Many cities and school districts around the country are reconsidering their approach to minor offenses and planning to make changes to ‘get-tough,’ zero tolerance policies. Mounting evidence shows such policies in schools are leading to arrest records, low academic achievement and high dropout rates that especially affect minority students.
In Florida, Broward County’s public schools have decided to back away from the heavy-handed approach. The schools now want to keep law-breaking students in school, away from trouble on the streets, and to offer them counseling and other assistance aimed at changing behavior, writes Lizette Alvarez of The New York Times.
Last month, the Broward County Public Schools decided to a revise zero tolerance policy, which first grew out of the war on drugs in the 1990s and became more aggressive in the wake of school shootings like the one at Columbine High School in Colorado. The school district joined other large school districts including Los Angeles, Baltimore, Chicago and Denver.
Over the past two decades, schools around the country have seen suspensions, expulsions and arrests for minor nonviolent offenses climb together with the number of police officers stationed at schools. The school district joined other large school districts, including Los Angeles, Baltimore, Chicago and Denver.
Two years ago, the school district achieved a Florida record it likely isn’t proud of: more students were arrested on school campuses there than in any other state district, the vast majority for misdemeanors like possessing marijuana or spraying graffiti.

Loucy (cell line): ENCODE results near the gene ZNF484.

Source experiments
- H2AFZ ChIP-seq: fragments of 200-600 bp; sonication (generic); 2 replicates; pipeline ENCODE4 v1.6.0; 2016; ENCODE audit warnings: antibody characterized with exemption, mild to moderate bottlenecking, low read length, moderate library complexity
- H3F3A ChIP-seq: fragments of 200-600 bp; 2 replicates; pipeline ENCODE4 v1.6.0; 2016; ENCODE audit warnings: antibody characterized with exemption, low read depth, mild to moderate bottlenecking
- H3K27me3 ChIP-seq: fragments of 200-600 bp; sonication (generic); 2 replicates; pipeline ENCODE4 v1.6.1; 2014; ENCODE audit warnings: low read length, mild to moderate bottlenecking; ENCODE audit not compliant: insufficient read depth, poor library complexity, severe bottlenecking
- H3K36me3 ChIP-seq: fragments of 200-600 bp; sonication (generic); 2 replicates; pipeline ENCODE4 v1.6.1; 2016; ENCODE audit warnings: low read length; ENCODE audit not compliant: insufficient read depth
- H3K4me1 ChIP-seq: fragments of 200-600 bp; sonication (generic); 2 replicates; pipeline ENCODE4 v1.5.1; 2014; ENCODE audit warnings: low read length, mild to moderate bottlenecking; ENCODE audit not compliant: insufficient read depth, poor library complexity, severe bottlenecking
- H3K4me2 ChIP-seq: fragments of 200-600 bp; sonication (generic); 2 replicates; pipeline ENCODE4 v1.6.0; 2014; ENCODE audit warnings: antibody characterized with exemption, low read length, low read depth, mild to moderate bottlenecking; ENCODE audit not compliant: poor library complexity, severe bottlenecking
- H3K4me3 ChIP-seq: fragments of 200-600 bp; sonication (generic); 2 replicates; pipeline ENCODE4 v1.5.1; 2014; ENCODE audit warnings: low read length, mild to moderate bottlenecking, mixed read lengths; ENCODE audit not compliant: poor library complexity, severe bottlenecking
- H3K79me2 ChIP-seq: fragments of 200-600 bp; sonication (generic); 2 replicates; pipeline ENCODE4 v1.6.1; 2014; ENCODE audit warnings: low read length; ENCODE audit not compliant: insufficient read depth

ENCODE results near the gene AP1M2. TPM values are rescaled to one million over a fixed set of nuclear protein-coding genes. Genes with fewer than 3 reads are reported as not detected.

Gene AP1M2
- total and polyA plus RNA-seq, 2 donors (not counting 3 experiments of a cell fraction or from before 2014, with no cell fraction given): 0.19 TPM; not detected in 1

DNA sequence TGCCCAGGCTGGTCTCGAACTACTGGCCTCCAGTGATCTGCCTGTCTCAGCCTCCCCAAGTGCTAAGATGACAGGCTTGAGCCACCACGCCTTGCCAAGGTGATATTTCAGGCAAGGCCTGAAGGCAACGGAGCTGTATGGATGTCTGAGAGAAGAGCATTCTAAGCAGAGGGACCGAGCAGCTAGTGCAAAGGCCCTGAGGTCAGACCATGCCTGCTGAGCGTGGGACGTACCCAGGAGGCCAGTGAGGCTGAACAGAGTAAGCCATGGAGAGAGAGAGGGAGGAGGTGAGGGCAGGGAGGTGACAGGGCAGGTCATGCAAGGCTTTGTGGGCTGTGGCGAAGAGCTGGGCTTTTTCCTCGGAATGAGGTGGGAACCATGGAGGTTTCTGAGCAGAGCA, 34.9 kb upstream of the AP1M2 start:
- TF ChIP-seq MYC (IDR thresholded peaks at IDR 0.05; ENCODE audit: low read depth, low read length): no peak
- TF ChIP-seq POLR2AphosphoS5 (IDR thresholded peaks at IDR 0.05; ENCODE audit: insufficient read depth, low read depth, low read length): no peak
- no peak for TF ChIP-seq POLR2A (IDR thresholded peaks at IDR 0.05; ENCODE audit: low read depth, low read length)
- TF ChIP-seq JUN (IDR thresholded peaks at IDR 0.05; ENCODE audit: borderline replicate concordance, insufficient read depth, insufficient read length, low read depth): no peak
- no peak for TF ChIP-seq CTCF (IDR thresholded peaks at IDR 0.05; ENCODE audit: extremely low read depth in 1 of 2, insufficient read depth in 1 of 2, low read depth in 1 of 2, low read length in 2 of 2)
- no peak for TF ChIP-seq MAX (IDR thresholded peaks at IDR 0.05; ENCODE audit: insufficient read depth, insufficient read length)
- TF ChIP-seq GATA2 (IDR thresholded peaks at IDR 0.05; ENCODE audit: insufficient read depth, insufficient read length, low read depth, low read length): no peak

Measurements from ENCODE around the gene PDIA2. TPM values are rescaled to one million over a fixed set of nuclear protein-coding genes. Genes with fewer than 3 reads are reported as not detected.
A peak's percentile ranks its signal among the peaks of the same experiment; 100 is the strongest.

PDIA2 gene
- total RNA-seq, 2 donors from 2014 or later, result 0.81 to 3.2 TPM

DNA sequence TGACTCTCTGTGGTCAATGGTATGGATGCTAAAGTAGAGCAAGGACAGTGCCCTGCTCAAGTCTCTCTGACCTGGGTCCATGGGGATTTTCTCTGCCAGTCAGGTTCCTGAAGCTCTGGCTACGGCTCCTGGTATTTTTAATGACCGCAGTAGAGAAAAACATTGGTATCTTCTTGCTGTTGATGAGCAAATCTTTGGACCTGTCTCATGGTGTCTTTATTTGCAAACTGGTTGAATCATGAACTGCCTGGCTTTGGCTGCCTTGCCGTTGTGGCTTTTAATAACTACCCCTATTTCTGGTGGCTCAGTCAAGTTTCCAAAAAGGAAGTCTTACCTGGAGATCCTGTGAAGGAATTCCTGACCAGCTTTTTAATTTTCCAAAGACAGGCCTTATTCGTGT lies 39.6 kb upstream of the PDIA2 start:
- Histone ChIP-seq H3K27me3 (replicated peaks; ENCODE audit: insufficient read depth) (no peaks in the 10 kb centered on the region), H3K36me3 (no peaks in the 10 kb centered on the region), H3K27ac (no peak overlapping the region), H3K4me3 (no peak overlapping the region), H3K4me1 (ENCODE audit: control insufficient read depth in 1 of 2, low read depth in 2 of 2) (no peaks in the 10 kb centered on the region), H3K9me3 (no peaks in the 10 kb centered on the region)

Broward had more than 1,000 arrests in the 2011 school year. In November, the school district entered into a wide-ranging agreement with local law enforcement, the juvenile justice department and civil rights groups like the NAACP to overhaul its disciplinary policies and de-emphasize punishment.
“A knee-jerk reaction for minor offenses, suspending and expelling students, this is not the business we should be in,” said Robert W. Runcie, the Broward County Schools superintendent, who took the job in late 2011. “We are not accepting that we need to have hundreds of students getting arrested and getting records that impact their lifelong chances to get a job, go into the military, get financial aid.”
Nationwide, more than 70% of students involved in arrests or referrals to court are black or Hispanic, according to federal data.
“What you see is the beginning of a national trend here,” said Michael Thompson, the director of the Council of State Governments Justice Center. “Everybody recognizes right now that if we want to really find ways to close the achievement gap, we are really going to need to look at the huge number of kids being removed from school campuses who are not receiving any classroom time.”
The Obama administration also pressured schools to make some changes. Beginning in 2009, the Department of Justice and the Department of Education aggressively began to encourage schools to think twice before arresting and pushing children out of school. In some cases, as in Meridian, Miss., the federal government has sued to force change in schools.
However, supporters emphasize the flexibility in these new policies and stress that they do not apply to students who commit felonies or pose a danger.